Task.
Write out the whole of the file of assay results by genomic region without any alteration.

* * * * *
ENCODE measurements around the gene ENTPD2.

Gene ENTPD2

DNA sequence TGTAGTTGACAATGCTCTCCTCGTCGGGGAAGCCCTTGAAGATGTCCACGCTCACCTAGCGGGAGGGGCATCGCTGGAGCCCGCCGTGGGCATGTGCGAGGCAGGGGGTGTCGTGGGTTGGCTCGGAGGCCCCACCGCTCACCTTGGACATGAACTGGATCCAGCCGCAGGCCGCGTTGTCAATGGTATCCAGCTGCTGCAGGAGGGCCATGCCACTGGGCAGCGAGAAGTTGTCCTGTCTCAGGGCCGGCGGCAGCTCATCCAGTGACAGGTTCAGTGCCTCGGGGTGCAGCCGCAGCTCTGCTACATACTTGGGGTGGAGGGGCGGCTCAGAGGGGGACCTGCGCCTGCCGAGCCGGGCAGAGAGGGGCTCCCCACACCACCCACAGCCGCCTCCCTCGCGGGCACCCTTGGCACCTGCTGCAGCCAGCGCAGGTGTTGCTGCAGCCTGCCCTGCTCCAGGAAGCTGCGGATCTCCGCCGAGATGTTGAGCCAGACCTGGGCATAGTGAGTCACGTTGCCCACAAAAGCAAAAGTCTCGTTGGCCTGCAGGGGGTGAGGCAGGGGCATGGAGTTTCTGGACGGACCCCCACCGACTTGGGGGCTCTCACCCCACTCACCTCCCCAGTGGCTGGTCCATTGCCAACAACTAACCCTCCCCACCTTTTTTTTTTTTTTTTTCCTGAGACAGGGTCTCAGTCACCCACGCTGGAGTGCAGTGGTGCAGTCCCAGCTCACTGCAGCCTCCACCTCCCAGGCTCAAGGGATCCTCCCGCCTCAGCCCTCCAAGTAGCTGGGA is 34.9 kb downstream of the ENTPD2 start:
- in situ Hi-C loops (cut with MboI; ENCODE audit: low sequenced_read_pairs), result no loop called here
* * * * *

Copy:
ENCODE measurements around the gene ENTPD2.

Gene ENTPD2

DNA sequence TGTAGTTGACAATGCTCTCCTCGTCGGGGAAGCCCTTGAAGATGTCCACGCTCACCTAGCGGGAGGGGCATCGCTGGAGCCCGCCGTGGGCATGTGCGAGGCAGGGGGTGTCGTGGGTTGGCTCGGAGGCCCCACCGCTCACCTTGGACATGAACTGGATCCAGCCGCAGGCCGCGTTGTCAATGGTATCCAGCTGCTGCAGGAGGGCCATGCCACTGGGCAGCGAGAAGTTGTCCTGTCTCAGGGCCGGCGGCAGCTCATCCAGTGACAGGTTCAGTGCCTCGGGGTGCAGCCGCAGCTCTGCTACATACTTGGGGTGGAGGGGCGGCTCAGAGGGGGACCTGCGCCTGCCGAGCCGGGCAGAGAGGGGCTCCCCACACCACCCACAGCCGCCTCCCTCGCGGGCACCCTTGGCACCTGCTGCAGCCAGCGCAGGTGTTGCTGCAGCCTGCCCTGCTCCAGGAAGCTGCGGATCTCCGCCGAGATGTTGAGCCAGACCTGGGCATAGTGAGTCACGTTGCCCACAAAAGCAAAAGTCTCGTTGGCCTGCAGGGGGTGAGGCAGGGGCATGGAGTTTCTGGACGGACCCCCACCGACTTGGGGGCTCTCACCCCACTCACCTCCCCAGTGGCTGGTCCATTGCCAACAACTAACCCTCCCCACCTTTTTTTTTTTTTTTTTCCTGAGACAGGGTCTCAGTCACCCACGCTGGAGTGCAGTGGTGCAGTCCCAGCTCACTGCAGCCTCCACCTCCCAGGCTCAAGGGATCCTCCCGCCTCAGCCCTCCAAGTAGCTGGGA is 34.9 kb downstream of the ENTPD2 start:
- in situ Hi-C loops (cut with MboI; ENCODE audit: low sequenced_read_pairs), result no loop called here